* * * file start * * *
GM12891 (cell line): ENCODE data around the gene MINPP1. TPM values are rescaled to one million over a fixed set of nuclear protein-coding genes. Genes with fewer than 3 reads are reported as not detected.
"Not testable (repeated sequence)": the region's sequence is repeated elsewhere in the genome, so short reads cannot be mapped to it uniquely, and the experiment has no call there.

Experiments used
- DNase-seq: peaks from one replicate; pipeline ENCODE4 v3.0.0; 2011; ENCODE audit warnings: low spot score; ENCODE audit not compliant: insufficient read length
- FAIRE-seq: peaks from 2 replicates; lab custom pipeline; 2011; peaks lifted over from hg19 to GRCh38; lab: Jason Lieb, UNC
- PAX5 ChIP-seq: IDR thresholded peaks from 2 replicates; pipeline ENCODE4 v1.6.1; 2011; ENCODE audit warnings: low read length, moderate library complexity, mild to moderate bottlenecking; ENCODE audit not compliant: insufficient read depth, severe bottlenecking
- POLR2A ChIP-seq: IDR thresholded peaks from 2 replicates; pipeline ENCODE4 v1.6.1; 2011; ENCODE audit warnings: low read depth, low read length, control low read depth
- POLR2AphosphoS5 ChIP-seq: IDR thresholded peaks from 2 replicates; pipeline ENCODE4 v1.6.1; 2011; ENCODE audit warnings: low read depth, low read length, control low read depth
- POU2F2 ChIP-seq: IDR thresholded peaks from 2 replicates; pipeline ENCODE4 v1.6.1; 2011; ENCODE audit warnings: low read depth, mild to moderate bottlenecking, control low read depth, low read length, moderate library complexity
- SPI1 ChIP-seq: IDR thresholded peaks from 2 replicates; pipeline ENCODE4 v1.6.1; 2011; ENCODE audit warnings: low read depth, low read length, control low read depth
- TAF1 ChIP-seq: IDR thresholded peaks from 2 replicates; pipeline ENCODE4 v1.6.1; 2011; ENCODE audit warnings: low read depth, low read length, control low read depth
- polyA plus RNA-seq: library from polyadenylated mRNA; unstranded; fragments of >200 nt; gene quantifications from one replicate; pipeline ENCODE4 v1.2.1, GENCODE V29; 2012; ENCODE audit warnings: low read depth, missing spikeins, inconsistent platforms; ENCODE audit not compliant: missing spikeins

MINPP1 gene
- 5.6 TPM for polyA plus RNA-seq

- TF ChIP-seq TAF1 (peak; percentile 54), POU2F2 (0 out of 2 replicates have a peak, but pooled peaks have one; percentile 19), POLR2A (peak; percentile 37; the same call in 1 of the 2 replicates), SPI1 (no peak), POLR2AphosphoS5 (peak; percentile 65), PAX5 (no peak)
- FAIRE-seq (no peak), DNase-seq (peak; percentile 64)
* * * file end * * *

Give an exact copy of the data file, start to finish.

GM12891 (cell line): ENCODE data around the gene MINPP1. TPM values are rescaled to one million over a fixed set of nuclear protein-coding genes. Genes with fewer than 3 reads are reported as not detected.
"Not testable (repeated sequence)": the region's sequence is repeated elsewhere in the genome, so short reads cannot be mapped to it uniquely, and the experiment has no call there.

Experiments used
- DNase-seq: peaks from one replicate; pipeline ENCODE4 v3.0.0; 2011; ENCODE audit warnings: low spot score; ENCODE audit not compliant: insufficient read length
- FAIRE-seq: peaks from 2 replicates; lab custom pipeline; 2011; peaks lifted over from hg19 to GRCh38; lab: Jason Lieb, UNC
- PAX5 ChIP-seq: IDR thresholded peaks from 2 replicates; pipeline ENCODE4 v1.6.1; 2011; ENCODE audit warnings: low read length, moderate library complexity, mild to moderate bottlenecking; ENCODE audit not compliant: insufficient read depth, severe bottlenecking
- POLR2A ChIP-seq: IDR thresholded peaks from 2 replicates; pipeline ENCODE4 v1.6.1; 2011; ENCODE audit warnings: low read depth, low read length, control low read depth
- POLR2AphosphoS5 ChIP-seq: IDR thresholded peaks from 2 replicates; pipeline ENCODE4 v1.6.1; 2011; ENCODE audit warnings: low read depth, low read length, control low read depth
- POU2F2 ChIP-seq: IDR thresholded peaks from 2 replicates; pipeline ENCODE4 v1.6.1; 2011; ENCODE audit warnings: low read depth, mild to moderate bottlenecking, control low read depth, low read length, moderate library complexity
- SPI1 ChIP-seq: IDR thresholded peaks from 2 replicates; pipeline ENCODE4 v1.6.1; 2011; ENCODE audit warnings: low read depth, low read length, control low read depth
- TAF1 ChIP-seq: IDR thresholded peaks from 2 replicates; pipeline ENCODE4 v1.6.1; 2011; ENCODE audit warnings: low read depth, low read length, control low read depth
- polyA plus RNA-seq: library from polyadenylated mRNA; unstranded; fragments of >200 nt; gene quantifications from one replicate; pipeline ENCODE4 v1.2.1, GENCODE V29; 2012; ENCODE audit warnings: low read depth, missing spikeins, inconsistent platforms; ENCODE audit not compliant: missing spikeins

MINPP1 gene
- 5.6 TPM for polyA plus RNA-seq

- TF ChIP-seq TAF1 (peak; percentile 54), POU2F2 (0 out of 2 replicates have a peak, but pooled peaks have one; percentile 19), POLR2A (peak; percentile 37; the same call in 1 of the 2 replicates), SPI1 (no peak), POLR2AphosphoS5 (peak; percentile 65), PAX5 (no peak)
- FAIRE-seq (no peak), DNase-seq (peak; percentile 64)